Talk about a banner year. As 2014 draws to an end, 24-year-old Derby lad Jack O’Connell is seeing it out on a high. Last month he shared an in-joke with Hollywood’s leading dame, Angelina Jolie, at the Hollywood Film Awards, when she beckoned him on stage to collect the New Hollywood gong with “ay up, me duck”. A leading role in Unbroken, the Second World War epic directed by Jolie, means that if you didn’t know O’Connell’s name at the beginning of the year, you definitely will by the end of it.
The ambitious and raw young actor has had no less than four films out in the last 12 months, catapulting him to stardom from relative obscurity. March saw the first fruits of his big-screen labour. In Starred Up he played a repeat teenage offender deemed so violent he was upgraded to adult prison. David Mackenzie’s brutal, punchy and critically acclaimed drama served notice: the young actor previously best known as jack-the-lad Cook in E4’s teen drama Skins had matured into a blazing movie talent.
In the same month, O’Connell was in 300: Rise of an Empire, the all-action would-be blockbuster sequel to the hit 2006 comic-book adaptation, which also starred Eva Green and Lena Headey.
Jack O’Connell in Starred Up
“I didn’t know what I was letting myself in for,” says the working-class kid whose no-nonsense honesty has come to define him. “Do you want to know the God’s honest truth? I did 300 ’cause I was skint. And I didn’t know where my next job was coming from. I was in a position where I couldn’t choose work. And thankfully 300 turned up.”
Still, for this keen footballer and boxer, there were some plus points. “I mean, the stuntwork, I really had a good time with that. I enjoyed physically feeling like I was in the prime of my life.
“However,” O’Connell grins ruefully, “the fake tanning! A spray tan every three days! I’ve got tanned lungs! I hate vanity in real life, so I really had to swallow a lot of pride… And a lot of fake tan.”
In October, O’Connell was front- and-centre in ’71. Written by Gregory Burke and directed by newcomer Yann Demange, the taut, low-budget thriller saw O’Connell playing a young British squaddie trapped in hostile neighbourhoods in Belfast in 1971. The actor was terrific in the role, portraying the desperate soldier’s plight with wordless, frightened-rabbit intensity.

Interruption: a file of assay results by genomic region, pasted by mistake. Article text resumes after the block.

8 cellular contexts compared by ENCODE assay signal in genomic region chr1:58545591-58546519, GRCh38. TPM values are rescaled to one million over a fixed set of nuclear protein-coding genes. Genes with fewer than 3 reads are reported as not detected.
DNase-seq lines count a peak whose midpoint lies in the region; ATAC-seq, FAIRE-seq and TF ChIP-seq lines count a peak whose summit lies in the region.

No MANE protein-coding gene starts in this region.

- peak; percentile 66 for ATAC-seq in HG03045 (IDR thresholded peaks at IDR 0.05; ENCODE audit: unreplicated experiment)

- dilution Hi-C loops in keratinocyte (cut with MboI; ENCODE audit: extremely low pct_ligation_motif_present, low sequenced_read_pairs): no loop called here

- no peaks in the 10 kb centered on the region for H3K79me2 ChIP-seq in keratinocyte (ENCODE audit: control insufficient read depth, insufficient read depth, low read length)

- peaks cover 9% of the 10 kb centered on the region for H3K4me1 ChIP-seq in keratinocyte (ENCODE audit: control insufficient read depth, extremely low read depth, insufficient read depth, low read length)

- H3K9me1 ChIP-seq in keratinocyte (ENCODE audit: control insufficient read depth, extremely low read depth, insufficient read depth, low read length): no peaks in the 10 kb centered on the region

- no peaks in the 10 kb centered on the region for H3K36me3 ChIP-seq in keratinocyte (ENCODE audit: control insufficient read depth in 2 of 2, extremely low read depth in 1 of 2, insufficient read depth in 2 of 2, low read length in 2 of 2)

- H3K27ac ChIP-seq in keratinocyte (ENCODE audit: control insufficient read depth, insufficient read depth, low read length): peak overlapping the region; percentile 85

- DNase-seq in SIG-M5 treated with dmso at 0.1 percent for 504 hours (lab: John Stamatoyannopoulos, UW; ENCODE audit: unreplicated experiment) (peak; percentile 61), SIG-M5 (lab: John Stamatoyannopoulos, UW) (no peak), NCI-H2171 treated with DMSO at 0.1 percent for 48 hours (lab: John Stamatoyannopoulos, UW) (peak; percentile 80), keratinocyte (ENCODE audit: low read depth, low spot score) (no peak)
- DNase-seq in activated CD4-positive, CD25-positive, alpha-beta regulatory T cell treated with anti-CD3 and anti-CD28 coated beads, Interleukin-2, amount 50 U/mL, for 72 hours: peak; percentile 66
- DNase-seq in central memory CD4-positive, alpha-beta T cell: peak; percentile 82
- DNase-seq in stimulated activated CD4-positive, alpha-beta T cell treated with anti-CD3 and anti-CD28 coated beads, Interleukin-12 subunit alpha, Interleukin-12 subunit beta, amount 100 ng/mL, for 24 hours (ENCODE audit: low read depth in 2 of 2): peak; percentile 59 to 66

O’Connell drew on personal experience for ’71: after his planned career as a footballer was scuppered by a knee injury, he’d considered joining the army. “All the drills and the saluting, I already had that in the bag.” Still, the production was gruelling. He recalls being in Sheffield for “four, five weeks of continuous night shoots, every night being p***-wet through. It’s the middle of winter. I was dying a death out there. I felt so ropey, the worst I’ve ever felt on a job.”
However, “Jack’s performance knocked me out,” says playwright Burke. “There wasn’t too much dialogue to start with. But as Yann was filming he was taking more lines off Jack, saying that he liked this idea that he didn’t say too much. Because obviously in the film, as soon as the character opens his mouth his accent gives him away. Jack was OK with that – and a lot of actors wouldn’t enjoy that at all.”
That on- and off-camera stoicism served O’Connell well in his biggest screen role yet. In Jolie’s Unbroken (released in cinemas on Boxing Day), he plays bombardier Louis Zamperini, a real-life Italian- American war hero. He crash-landed in the Pacific, was adrift in shark-infested waters for 47 days, and was then captured by Japanese forces and incarcerated in forced-labour camps for three years. “Zamp” endured unimaginable horrors, and survived them.
To play this icon of wartime valour, O’Connell had to do a lot more than just dye his hair black (“they died my armpits as well…”). With extreme dieting, he lost one and a half stone to play the emaciated prisoner of war – but, at the same time, had to be able to convincingly portray pre-war Zamperini, who was a champion runner and competed at the Berlin Olympics.
“Trying to sound like him was the biggest challenge,” he admits in his thick Derbyshire accent. “And thankfully I figured out before the shoot had started that I’m never gonna sound like him. But I really wanted to do the film, and do Louis, the best I could. And go Michael Sheen on him,” he says, referring to the Welsh actor who has played Tony Blair, David Frost, Kenneth Williams and Brian Clough. “He adopts people, even to the point where it’s beyond an imitation – like he did with Cloughy.”
Given that Zamperini – for all his heroic renown – isn’t a well- known celebrity figure, it’s hard to know whether O’Connell achieves this in Unbroken. But his performance is certainly another triumph.
Again, he doesn’t have acres of dialogue. But he conveys huge amounts of physical exertion and trauma with just a flicker of the eyes and a heave of the chest. It’s some achievement, and it vindicates Jolie’s punt on a young, unknown Brit with a stout regional accent.
“She really fought my corner, man,” he says of the woman he calls Angie. “I guess a lesser person would have just given up. And because of that, when I was on set and really struggling, I’d promise her my best on a personal level. It kind of went beyond anything contractual. I promised her my utmost. And as a result, I got some of my finest work there.”
Given the year Jack O’Connell’s had, there’s probably even finer to come.
Unbroken is released in cinemas today (26th December), and you can read our review here